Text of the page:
German-Russian Relations: Balance Sheet since 2000 and Perspectives until 2025 Note du Cerfa, n° 98, October 2012
The relationship between Germany and Russia, according to official portrayals in Berlin, is one of ‘strategic partnership’ supplemented by ‘modernisation partnership’. The closeness and at times demonstrative cordiality of the relations have given rise to suspicion about Germany being an advocate of Russian interests in Europe for the benefit of its economy but at the expense of Europe’s trans-Atlantic links.
In particular, concerns have been expressed that Berlin was neglecting the interests of the smaller Eastern and East-Central European states, including those of the Baltic countries. Germany’s Russia policies have also been criticised on the grounds that Berlin had ignored the more authoritarian direction Russian domestic politics and the more assertive stance the country has adopted in foreign policy under Putin, placing narrow German economic interests first and rating European values second. However, such perceptions are to some extent at least outdated. The ‘special relationship’ is no longer so special. Disappointment and frustration have increasingly affected the relations. With Putin back in office as president and with his foreign policy resuming its assertive Great Power character, disaffection, alienation and competition rather than amicable partnership are likely to characterize future relations.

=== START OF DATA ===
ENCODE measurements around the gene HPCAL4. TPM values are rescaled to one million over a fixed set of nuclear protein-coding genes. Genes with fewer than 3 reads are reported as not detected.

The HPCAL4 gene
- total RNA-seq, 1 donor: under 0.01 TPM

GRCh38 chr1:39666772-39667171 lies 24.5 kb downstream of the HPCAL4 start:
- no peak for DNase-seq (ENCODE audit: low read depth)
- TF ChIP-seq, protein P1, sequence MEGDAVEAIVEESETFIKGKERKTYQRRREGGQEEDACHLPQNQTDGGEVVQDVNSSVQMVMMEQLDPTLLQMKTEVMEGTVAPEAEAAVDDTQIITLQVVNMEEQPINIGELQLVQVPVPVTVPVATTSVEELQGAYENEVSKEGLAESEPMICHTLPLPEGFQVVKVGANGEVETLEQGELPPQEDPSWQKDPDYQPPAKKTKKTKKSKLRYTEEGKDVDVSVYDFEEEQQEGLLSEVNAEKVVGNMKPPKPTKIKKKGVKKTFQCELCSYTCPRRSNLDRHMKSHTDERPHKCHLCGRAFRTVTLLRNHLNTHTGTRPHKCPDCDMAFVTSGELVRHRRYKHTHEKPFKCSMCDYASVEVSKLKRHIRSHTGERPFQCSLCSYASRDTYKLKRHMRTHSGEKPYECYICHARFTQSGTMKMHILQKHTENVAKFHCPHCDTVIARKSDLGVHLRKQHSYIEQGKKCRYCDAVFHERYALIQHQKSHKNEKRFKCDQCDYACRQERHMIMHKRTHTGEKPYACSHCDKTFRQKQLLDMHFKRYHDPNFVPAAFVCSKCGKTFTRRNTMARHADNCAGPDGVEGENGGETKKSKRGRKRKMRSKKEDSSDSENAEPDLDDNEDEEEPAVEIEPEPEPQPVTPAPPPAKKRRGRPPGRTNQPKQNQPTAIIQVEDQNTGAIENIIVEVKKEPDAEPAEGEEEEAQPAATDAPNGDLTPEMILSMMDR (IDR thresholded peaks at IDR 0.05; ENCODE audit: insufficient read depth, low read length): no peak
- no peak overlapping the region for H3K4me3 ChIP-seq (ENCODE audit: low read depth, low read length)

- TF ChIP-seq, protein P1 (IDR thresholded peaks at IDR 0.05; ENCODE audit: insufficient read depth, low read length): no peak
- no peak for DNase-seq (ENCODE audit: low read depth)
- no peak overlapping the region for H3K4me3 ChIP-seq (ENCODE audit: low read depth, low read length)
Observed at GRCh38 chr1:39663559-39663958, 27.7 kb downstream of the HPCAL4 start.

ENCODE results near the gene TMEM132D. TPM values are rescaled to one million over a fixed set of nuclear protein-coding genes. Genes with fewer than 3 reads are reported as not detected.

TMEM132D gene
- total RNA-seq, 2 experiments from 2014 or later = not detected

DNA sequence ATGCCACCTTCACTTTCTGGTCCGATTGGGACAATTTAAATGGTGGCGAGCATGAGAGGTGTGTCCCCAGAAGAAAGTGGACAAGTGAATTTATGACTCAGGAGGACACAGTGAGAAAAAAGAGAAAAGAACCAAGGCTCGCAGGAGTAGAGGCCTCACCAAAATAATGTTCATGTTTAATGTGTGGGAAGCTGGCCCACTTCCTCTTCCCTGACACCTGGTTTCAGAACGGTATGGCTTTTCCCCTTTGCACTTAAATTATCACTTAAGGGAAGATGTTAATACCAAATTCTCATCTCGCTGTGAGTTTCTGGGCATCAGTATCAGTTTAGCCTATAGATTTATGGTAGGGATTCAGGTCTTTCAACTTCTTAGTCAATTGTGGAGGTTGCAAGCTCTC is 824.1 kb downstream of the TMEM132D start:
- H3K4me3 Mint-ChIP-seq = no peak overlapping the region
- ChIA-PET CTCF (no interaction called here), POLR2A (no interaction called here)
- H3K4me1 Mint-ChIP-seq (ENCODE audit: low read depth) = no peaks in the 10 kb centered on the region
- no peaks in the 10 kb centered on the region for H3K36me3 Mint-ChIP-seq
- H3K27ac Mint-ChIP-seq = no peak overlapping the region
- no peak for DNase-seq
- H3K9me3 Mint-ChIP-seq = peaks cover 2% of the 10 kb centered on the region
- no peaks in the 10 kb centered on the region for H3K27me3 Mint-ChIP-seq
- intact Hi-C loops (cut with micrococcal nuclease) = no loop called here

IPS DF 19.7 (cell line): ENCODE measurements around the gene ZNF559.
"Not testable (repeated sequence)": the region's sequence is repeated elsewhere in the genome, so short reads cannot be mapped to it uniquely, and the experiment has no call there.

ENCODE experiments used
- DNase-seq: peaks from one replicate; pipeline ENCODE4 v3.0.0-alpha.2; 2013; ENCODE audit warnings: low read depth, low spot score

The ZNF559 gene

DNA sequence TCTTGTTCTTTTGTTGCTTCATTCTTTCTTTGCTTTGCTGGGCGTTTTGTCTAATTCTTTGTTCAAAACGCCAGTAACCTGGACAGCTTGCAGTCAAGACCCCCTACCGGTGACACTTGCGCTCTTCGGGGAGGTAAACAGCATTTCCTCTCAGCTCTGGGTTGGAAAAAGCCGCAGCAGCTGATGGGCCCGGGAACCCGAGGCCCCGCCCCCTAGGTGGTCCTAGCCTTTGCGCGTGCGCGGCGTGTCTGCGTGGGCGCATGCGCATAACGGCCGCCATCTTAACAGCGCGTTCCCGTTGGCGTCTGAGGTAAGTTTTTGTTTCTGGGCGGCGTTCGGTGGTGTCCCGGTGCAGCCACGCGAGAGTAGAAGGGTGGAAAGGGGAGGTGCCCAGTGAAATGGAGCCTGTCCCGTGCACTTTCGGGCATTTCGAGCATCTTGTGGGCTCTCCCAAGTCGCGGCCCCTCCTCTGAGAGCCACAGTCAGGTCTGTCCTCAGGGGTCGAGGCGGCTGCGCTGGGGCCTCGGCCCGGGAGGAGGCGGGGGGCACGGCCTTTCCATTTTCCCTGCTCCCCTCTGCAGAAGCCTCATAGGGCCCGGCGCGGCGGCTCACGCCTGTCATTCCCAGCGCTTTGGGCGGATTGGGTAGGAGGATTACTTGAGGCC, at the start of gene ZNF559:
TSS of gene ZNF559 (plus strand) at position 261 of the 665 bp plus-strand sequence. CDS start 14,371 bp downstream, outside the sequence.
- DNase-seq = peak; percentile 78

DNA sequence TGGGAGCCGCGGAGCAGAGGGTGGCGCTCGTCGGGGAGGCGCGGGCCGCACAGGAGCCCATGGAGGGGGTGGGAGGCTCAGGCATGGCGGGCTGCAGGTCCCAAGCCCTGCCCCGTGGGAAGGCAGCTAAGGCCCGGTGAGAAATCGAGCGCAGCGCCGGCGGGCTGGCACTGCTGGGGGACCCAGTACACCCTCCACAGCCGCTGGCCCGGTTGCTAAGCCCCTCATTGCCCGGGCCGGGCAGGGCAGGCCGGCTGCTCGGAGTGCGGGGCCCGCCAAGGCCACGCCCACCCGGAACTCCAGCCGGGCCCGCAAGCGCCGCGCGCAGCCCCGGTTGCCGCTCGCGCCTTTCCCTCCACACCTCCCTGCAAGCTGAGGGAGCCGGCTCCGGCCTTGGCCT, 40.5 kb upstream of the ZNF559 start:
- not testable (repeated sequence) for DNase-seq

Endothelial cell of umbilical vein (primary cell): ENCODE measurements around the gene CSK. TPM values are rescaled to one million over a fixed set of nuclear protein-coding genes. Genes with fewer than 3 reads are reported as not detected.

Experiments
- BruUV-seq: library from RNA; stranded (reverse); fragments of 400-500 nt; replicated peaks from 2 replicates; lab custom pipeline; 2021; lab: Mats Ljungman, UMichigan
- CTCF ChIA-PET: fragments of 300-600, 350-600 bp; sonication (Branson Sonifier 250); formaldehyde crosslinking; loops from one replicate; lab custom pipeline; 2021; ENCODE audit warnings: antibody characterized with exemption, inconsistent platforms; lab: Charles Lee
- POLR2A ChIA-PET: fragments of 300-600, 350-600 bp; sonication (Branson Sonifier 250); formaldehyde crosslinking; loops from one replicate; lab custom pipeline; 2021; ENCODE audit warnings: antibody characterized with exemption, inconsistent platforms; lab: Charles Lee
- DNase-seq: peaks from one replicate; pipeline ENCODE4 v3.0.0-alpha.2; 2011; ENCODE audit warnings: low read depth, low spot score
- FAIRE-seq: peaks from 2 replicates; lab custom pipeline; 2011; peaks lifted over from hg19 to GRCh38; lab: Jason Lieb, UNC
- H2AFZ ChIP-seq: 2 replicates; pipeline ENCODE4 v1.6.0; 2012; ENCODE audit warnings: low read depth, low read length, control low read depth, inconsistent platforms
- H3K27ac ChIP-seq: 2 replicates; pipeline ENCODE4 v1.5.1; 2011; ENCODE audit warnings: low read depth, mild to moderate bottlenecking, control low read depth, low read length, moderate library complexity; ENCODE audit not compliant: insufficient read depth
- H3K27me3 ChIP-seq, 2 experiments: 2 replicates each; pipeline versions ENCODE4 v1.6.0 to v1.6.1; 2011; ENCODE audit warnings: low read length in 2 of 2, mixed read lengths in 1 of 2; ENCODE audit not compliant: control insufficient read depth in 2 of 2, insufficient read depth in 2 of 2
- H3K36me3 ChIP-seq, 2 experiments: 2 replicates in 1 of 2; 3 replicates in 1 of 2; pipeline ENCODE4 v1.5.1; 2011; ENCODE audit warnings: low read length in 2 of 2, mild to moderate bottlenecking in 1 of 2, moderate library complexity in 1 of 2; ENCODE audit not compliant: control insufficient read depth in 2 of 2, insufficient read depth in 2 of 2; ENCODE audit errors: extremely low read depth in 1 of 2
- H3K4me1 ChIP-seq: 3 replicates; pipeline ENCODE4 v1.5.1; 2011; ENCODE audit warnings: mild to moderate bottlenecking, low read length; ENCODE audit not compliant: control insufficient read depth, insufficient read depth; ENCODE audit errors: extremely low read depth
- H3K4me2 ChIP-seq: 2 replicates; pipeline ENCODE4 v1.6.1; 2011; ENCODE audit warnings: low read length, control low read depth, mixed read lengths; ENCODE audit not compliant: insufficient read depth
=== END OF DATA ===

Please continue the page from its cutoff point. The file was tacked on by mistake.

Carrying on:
Hannes Adomeit is currently teaching at the European Interdisciplinary Studies Department of Natolin (Warsaw). Until December 2007 he was Senior Research Associate at the Stiftung Wissenschaft und Politik (SWP) in Berlin, in charge of Russian Affairs. He was also Professor for International Politics and Director of the Program on Russia and East-Central Europe at the Fletcher School of Law and Diplomacy in Boston and Fellow at the Harvard Russian Research Center.